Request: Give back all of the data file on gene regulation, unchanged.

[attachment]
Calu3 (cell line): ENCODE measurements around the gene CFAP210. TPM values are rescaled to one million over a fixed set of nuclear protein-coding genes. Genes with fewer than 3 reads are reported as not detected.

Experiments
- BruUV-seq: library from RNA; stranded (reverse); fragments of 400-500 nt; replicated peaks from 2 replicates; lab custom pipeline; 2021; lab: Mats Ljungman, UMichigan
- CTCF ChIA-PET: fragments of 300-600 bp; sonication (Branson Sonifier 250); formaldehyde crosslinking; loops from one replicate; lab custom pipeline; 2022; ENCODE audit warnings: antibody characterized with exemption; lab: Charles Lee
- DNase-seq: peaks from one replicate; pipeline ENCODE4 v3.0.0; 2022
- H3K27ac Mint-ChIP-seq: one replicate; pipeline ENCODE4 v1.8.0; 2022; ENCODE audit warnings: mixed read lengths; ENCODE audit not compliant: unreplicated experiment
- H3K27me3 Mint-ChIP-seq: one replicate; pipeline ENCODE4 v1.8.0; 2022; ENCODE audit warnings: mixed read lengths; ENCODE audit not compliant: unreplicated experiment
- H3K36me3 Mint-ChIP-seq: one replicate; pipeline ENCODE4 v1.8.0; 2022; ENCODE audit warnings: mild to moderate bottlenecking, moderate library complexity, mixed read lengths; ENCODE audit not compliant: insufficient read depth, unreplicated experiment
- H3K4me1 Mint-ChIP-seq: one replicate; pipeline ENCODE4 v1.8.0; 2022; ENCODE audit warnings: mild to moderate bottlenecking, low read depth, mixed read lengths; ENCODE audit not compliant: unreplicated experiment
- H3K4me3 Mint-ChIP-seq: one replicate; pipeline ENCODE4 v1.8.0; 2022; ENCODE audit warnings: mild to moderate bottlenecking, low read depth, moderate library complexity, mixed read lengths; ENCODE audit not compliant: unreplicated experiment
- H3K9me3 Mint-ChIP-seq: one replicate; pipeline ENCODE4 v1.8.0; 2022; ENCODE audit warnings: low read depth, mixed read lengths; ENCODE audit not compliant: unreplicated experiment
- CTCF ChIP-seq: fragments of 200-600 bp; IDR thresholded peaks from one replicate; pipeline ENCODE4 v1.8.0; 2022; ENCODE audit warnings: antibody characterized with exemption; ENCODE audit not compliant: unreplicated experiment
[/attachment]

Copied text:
Calu3 (cell line): ENCODE measurements around the gene CFAP210. TPM values are rescaled to one million over a fixed set of nuclear protein-coding genes. Genes with fewer than 3 reads are reported as not detected.

Experiments
- BruUV-seq: library from RNA; stranded (reverse); fragments of 400-500 nt; replicated peaks from 2 replicates; lab custom pipeline; 2021; lab: Mats Ljungman, UMichigan
- CTCF ChIA-PET: fragments of 300-600 bp; sonication (Branson Sonifier 250); formaldehyde crosslinking; loops from one replicate; lab custom pipeline; 2022; ENCODE audit warnings: antibody characterized with exemption; lab: Charles Lee
- DNase-seq: peaks from one replicate; pipeline ENCODE4 v3.0.0; 2022
- H3K27ac Mint-ChIP-seq: one replicate; pipeline ENCODE4 v1.8.0; 2022; ENCODE audit warnings: mixed read lengths; ENCODE audit not compliant: unreplicated experiment
- H3K27me3 Mint-ChIP-seq: one replicate; pipeline ENCODE4 v1.8.0; 2022; ENCODE audit warnings: mixed read lengths; ENCODE audit not compliant: unreplicated experiment
- H3K36me3 Mint-ChIP-seq: one replicate; pipeline ENCODE4 v1.8.0; 2022; ENCODE audit warnings: mild to moderate bottlenecking, moderate library complexity, mixed read lengths; ENCODE audit not compliant: insufficient read depth, unreplicated experiment
- H3K4me1 Mint-ChIP-seq: one replicate; pipeline ENCODE4 v1.8.0; 2022; ENCODE audit warnings: mild to moderate bottlenecking, low read depth, mixed read lengths; ENCODE audit not compliant: unreplicated experiment
- H3K4me3 Mint-ChIP-seq: one replicate; pipeline ENCODE4 v1.8.0; 2022; ENCODE audit warnings: mild to moderate bottlenecking, low read depth, moderate library complexity, mixed read lengths; ENCODE audit not compliant: unreplicated experiment
- H3K9me3 Mint-ChIP-seq: one replicate; pipeline ENCODE4 v1.8.0; 2022; ENCODE audit warnings: low read depth, mixed read lengths; ENCODE audit not compliant: unreplicated experiment
- CTCF ChIP-seq: fragments of 200-600 bp; IDR thresholded peaks from one replicate; pipeline ENCODE4 v1.8.0; 2022; ENCODE audit warnings: antibody characterized with exemption; ENCODE audit not compliant: unreplicated experiment